Saturday, August 18, 2007

The Meaning of the 21st Century

James MartinJames Martin does not think small. The Meaning of the 21st Century (Eden Project Books, 2007) is a grand sweep through the incredible challenges and opportunities facing humanity over the next 100 years. It contrasts total nuclear and biological destruction, catastrophic climate change and destitute nations with artificial intellects millions of times faster than our own, the end of ageing and a global high civilisation that recalls the best of the Enlightenment and the Renaissance. Martin believes that if global society can learn to deal with these challenges, it will be rewarded with limitless opportunities after 2100. He is however greatly exercised that rapidly developing technologies and growing global inequality could set our civilisation back hundreds of years.

The Meaning of the 21st Century is a breathtaking tour of the nascent technologies and trends that make today's young people the "transition generation" who must manage this most difficult confluence of circumstances. Much futurology is full of whacky and highly improbable predictions, but Martin simply projects forward well-established trends such as the doubling of computing power every 18 months, rapid population growth and the fast-increasing understanding of genetics and nanotechnology. He interviewed an outstanding collection of scientists, politicians and economists as background, including Lord Patten, Martin Rees, John McCain, Freeman Dyson, J. Craig Ventner, Hernando de Soto and Gordon Moore.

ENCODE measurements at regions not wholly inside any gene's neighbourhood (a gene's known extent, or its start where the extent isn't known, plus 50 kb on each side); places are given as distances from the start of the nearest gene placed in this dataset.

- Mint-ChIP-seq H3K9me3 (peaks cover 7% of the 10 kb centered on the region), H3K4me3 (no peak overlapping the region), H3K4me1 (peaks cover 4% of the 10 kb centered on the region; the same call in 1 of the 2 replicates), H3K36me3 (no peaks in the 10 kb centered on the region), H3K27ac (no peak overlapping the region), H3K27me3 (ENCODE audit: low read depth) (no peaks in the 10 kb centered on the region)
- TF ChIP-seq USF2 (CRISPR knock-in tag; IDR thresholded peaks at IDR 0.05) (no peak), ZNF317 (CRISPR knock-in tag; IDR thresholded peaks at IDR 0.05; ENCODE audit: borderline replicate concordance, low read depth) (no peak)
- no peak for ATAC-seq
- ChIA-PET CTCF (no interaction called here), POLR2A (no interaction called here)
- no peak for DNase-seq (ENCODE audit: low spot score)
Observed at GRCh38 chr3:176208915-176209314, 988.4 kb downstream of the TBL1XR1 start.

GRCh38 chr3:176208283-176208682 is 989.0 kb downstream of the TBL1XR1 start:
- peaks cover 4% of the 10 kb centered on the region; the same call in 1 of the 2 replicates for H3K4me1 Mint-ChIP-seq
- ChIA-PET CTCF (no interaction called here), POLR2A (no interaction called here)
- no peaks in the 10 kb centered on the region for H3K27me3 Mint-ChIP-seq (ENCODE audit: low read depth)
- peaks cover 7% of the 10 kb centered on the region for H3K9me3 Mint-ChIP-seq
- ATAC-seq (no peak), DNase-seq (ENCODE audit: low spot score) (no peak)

The book is (understandably) lacking detail in some of the areas it considers. For those with the time, I would recommend Collapse by Jared Diamond for a better guide to the success or failure of societies, and The End of Poverty by Jeffrey Sachs on ridding the world of extreme poverty. I also disagreed with some of Martin's recommendations, particularly that future counter-terrorism will require total surveillance with privacy protected only by electronic locks:

Category A people are security-cleared and have automatic identification. A wireless beam can interrogate their identity card (which may be in the form of a ring, racelet or necklace). They can walk through immigration checkpoints or go into the Four Seasons restaurant in New York unaware of the computers that are tracking and validating them. Category B people are essentially good people who choose not to have the automatic identification; they will often be stopped unless they avoid secured places. Category C people will lack full security clearance and will often be subjected to close examination. Category D people will be automatically blocked. (p.355)

This is one of the worse examples of the book's sometime combination of technological enthusiasm with naivety concerning social context. I would prefer we put our energies into building a society where terrorism remains a containable threat rather than a justification for total surveillance and rampant social sorting, which "electronic locks" will not hold back for long.

Nonetheless, the book is a clarion call to politicians, businesses and above all today's school and university students. They all must urgently take action if humanity is to make it unscathed through to the 22nd century.

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